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Mechanisms of Disease Progression

Chapter

Abstract

A clear understanding of the mechanisms which underpin disease ­progression is required in order to develop rational therapies for this stage of the disease. Up until a few years ago, the major emphasis in drug development for MS has been to target inflammation and as a result, the pathophysiology of inflammatory demyelination appears better understood than processes occurring during disease progression. However, since the burgeoning of anti-inflammatory therapies for MS and the progress that has been made for relapse prevention, attention has recently been turned to address the issue of disease progression. While representing a major therapeutic challenge, significant progress in understanding the mechanisms of MS disease progression has occurred in recent years.

Specifically, an increased recognition of the importance of axonal injury in progressive disease has emerged. Axonal injury appears to account for much of the disability seen during the progressive phase and, importantly, may be irreversible once certain structural changes have appeared in axons. This is in contrast to myelin injury which is, to some extent, reparable. Thus has emerged the recognition that strategies to protect axons early in the disease are required. Potential strategies to protect axons will be discussed at the end of this chapter after a discussion of the mechanisms of axonal injury in MS.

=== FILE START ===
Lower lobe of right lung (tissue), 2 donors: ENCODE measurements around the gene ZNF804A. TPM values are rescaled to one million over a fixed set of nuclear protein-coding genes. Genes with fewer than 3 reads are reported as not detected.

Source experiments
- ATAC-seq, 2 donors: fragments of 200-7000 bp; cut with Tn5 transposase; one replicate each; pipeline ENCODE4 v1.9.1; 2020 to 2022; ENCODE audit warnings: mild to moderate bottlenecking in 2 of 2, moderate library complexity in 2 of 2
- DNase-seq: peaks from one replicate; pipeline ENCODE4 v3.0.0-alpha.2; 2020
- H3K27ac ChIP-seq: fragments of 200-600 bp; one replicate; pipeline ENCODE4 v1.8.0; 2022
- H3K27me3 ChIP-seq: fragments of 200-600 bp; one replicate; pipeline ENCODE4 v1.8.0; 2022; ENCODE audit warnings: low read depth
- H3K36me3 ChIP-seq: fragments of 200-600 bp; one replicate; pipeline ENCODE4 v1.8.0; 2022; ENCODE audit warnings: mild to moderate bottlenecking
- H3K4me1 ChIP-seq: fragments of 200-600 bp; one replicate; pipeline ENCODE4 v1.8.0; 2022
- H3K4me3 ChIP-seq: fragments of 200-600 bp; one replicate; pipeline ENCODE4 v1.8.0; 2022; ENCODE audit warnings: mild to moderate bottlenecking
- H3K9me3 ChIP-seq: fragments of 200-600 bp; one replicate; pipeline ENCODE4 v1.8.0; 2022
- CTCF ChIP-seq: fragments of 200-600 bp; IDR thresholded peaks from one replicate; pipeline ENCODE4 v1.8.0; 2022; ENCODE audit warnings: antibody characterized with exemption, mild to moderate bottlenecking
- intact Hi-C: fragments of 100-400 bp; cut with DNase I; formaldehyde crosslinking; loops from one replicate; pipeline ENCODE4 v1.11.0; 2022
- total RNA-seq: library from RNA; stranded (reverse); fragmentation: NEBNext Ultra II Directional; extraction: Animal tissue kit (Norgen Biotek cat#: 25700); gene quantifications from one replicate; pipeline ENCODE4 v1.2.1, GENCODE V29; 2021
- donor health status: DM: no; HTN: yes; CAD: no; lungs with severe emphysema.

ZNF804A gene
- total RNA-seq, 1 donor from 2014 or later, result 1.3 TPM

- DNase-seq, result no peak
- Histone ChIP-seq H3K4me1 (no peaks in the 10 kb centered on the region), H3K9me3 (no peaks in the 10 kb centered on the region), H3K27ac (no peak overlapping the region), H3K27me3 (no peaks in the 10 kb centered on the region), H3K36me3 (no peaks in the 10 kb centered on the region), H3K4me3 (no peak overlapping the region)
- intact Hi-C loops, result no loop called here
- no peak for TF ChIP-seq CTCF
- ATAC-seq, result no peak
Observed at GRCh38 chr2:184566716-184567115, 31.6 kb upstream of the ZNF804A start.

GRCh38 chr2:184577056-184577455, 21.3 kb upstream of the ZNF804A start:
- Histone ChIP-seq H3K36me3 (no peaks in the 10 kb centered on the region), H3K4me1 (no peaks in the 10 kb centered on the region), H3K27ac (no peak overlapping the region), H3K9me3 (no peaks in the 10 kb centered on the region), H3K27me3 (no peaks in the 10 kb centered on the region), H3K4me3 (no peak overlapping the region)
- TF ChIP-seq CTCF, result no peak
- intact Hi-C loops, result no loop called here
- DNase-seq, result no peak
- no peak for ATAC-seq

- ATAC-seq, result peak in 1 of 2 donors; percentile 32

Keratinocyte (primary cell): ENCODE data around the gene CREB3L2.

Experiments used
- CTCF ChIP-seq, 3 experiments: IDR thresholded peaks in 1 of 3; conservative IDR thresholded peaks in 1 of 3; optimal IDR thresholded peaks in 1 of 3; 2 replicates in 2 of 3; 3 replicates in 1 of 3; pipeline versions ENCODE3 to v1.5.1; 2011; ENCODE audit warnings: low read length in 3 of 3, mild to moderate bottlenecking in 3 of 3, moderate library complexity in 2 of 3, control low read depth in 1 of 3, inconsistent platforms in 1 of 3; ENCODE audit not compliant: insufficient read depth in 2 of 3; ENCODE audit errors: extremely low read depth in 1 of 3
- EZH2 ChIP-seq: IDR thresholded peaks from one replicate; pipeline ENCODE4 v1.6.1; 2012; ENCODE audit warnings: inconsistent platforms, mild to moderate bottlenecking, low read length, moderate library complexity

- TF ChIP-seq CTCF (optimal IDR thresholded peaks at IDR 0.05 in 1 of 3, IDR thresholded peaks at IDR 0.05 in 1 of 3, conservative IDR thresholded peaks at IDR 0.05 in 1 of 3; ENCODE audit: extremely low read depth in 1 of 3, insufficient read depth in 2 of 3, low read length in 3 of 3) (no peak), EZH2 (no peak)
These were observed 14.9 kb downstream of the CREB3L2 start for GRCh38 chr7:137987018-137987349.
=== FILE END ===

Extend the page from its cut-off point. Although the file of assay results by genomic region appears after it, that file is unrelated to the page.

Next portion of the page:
Keywords

Axon Demyelination Inflammation Trophic Neuroprotection Oligodendrocyte 

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Copyright information

© Springer-Verlag London 2013

Authors and Affiliations

  1. 1.Department of NeurologyFrenchay HospitalBristolUK

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